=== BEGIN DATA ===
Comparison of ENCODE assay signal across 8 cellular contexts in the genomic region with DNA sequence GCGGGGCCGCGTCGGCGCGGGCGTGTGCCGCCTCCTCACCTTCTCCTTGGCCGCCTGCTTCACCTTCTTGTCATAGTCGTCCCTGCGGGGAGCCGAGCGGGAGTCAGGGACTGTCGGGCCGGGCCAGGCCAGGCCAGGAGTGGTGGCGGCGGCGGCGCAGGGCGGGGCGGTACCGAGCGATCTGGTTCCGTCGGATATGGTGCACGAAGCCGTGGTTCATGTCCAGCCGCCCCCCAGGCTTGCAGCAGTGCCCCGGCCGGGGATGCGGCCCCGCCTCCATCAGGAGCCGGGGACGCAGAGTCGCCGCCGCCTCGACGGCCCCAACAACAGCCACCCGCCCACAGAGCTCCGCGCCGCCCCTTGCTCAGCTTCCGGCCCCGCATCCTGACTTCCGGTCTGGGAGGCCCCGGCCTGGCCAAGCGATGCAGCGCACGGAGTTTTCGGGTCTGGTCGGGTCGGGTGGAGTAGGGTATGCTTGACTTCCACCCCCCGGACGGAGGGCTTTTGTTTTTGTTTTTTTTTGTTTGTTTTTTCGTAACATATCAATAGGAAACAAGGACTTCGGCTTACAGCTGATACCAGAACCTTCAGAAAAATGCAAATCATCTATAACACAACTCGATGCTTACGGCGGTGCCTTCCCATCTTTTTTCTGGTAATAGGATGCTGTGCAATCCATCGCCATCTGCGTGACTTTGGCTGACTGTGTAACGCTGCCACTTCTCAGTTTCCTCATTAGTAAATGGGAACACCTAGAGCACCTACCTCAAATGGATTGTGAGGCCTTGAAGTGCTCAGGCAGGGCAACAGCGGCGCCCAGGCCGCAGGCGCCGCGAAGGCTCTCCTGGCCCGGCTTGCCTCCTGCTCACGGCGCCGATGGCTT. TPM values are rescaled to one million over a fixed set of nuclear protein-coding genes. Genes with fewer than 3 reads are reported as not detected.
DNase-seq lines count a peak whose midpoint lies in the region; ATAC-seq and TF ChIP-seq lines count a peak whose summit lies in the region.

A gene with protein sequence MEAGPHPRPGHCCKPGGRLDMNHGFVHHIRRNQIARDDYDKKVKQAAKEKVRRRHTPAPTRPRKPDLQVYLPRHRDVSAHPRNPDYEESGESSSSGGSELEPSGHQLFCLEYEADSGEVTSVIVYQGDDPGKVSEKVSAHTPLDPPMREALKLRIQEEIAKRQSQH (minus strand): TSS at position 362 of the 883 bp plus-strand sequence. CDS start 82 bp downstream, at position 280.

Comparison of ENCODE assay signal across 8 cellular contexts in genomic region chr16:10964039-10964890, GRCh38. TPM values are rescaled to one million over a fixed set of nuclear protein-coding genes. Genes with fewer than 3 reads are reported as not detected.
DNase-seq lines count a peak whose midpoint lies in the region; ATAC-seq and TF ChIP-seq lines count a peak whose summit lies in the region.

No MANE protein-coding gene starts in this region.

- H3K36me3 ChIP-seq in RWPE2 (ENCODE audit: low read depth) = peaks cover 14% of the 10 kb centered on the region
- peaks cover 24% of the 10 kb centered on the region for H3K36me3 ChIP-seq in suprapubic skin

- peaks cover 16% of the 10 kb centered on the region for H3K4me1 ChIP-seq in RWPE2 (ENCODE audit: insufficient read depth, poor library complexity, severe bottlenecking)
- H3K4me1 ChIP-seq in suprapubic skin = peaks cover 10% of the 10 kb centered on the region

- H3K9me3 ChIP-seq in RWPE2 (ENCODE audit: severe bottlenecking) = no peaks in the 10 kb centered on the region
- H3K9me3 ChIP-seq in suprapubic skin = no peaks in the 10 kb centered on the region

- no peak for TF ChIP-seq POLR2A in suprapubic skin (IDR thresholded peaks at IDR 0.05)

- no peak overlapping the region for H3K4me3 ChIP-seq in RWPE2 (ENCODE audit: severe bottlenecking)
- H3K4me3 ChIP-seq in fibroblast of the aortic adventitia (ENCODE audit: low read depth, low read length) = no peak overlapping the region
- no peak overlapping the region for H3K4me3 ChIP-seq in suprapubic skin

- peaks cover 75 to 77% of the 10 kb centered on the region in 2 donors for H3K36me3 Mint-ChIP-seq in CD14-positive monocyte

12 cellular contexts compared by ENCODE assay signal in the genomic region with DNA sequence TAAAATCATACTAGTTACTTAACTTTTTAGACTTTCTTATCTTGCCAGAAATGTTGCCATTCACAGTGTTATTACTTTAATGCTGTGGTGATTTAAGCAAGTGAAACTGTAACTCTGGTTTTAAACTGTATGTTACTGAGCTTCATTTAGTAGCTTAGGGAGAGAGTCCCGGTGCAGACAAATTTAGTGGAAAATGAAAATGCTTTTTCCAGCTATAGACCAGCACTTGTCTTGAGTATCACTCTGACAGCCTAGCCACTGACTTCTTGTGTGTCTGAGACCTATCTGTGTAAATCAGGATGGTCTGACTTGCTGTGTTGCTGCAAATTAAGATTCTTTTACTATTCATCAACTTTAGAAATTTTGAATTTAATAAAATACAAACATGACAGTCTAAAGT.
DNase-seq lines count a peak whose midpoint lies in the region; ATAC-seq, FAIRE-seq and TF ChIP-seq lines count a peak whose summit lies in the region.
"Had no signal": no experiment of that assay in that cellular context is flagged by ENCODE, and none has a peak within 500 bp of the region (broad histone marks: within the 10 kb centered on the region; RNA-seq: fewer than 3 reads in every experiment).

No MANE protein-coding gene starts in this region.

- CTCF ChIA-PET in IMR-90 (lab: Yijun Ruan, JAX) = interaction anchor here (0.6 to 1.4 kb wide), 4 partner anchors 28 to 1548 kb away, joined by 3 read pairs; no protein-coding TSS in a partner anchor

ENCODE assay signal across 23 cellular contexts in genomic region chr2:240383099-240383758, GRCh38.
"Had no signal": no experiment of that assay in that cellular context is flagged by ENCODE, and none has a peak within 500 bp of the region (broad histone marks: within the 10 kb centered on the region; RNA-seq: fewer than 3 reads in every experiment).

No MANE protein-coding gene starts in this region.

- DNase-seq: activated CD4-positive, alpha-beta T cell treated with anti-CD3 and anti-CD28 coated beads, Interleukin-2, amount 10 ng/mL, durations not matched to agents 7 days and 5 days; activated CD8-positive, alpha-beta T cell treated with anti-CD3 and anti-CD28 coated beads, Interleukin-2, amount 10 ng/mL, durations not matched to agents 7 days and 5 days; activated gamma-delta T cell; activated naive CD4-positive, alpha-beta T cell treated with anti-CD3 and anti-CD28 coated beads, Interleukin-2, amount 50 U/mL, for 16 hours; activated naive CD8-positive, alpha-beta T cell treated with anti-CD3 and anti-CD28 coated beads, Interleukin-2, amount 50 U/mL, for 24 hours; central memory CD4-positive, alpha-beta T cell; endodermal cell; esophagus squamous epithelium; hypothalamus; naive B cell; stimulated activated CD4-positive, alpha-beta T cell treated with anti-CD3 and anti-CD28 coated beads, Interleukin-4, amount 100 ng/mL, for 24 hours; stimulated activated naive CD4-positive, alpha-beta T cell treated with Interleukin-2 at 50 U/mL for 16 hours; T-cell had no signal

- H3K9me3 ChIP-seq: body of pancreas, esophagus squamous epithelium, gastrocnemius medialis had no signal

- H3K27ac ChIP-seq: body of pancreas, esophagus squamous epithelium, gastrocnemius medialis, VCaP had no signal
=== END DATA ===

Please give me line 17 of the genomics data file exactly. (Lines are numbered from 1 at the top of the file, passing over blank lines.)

- peaks cover 75 to 77% of the 10 kb centered on the region in 2 donors for H3K36me3 Mint-ChIP-seq in CD14-positive monocyte